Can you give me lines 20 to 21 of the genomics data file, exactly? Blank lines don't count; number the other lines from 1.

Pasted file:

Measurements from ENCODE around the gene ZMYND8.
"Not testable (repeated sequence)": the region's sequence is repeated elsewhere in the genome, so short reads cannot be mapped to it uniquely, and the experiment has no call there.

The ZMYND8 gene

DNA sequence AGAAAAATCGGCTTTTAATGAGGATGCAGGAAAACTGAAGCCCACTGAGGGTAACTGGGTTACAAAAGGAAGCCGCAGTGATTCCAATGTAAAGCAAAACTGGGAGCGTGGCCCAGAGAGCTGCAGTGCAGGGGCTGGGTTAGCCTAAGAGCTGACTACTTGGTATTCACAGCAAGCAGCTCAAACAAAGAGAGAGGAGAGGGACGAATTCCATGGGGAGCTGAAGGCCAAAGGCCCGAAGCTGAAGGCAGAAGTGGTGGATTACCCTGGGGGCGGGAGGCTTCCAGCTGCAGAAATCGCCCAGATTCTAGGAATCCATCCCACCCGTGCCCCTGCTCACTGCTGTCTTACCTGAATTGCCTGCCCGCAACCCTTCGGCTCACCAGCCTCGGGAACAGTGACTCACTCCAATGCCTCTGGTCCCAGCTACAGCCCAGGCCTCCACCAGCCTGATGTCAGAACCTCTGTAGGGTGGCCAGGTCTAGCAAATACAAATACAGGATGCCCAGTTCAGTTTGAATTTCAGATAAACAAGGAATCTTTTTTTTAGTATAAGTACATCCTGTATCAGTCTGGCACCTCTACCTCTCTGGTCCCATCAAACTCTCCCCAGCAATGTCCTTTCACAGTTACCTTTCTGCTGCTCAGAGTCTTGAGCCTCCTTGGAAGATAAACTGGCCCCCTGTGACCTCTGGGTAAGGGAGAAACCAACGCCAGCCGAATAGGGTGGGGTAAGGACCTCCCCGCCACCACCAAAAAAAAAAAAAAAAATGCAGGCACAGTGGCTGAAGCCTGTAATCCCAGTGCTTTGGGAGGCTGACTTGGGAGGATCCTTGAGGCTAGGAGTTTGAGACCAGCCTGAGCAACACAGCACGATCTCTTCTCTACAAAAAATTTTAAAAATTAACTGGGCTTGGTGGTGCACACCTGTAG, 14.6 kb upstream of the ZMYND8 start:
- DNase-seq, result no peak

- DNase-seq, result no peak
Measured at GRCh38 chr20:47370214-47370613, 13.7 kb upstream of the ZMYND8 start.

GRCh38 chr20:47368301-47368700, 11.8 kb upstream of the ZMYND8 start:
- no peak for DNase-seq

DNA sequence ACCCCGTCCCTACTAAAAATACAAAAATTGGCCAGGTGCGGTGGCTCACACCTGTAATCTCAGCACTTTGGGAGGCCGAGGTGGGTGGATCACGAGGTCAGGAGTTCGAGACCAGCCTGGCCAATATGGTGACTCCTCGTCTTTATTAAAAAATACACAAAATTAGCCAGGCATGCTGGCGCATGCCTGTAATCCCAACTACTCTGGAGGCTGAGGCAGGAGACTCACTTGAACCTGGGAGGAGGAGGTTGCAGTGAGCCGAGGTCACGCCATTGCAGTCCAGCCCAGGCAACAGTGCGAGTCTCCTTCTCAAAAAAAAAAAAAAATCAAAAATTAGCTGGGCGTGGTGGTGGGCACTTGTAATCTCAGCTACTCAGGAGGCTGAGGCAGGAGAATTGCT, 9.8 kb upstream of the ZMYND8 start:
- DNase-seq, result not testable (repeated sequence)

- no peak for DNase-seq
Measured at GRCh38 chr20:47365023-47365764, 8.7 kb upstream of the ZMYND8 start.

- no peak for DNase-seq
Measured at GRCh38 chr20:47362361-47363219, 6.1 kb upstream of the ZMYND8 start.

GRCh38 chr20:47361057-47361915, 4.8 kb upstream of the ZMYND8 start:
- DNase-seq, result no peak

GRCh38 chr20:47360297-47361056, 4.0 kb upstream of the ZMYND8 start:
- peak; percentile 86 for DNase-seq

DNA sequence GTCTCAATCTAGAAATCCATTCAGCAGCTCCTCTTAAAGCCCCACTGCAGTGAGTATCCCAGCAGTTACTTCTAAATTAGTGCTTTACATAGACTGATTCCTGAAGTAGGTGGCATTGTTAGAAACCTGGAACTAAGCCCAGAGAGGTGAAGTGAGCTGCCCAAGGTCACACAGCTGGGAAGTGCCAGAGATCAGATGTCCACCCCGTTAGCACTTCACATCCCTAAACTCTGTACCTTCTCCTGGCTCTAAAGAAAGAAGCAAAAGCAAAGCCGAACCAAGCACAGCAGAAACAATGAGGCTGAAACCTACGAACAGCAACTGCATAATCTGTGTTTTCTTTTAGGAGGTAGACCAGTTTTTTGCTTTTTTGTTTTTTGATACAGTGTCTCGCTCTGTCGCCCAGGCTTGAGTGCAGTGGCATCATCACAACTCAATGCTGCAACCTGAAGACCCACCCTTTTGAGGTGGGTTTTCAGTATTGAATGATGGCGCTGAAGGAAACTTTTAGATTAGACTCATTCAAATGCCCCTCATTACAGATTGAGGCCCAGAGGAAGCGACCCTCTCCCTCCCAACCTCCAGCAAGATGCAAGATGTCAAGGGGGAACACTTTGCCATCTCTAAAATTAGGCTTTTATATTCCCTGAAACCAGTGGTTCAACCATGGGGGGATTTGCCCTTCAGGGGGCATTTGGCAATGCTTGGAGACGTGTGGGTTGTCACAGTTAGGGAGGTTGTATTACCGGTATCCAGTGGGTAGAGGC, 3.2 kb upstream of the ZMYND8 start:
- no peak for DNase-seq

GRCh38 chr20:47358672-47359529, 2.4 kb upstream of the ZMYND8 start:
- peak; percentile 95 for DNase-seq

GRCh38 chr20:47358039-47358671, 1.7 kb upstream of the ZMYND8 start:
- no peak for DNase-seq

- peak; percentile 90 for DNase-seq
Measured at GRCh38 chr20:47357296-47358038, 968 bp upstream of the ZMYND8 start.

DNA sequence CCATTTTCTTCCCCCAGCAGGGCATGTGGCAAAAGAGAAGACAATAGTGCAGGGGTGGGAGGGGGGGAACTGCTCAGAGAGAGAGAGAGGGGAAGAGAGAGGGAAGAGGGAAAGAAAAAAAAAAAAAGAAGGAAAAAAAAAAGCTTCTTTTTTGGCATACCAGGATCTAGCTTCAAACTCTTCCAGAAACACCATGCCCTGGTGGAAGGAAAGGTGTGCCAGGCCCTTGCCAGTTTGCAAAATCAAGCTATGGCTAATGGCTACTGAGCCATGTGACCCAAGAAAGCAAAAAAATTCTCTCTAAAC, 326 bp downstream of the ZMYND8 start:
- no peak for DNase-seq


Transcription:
DNA sequence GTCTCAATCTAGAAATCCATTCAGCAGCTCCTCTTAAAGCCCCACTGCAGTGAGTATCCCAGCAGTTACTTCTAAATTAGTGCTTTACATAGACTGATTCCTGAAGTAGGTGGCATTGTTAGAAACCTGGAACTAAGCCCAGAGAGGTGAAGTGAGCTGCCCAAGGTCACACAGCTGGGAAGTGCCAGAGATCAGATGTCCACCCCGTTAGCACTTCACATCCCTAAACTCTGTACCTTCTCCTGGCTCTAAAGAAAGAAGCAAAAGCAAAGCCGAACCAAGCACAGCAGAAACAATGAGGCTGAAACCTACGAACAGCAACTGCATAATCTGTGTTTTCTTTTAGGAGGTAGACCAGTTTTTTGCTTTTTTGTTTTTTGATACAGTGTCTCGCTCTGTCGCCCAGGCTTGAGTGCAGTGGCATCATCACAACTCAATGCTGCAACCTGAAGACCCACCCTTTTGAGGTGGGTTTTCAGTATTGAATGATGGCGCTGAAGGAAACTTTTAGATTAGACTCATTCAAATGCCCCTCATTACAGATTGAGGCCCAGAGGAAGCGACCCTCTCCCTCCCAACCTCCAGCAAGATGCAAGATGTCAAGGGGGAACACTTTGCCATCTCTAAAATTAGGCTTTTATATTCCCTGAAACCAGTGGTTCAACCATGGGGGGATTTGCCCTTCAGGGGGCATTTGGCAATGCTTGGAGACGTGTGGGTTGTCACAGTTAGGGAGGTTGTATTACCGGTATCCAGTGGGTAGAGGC, 3.2 kb upstream of the ZMYND8 start:
- no peak for DNase-seq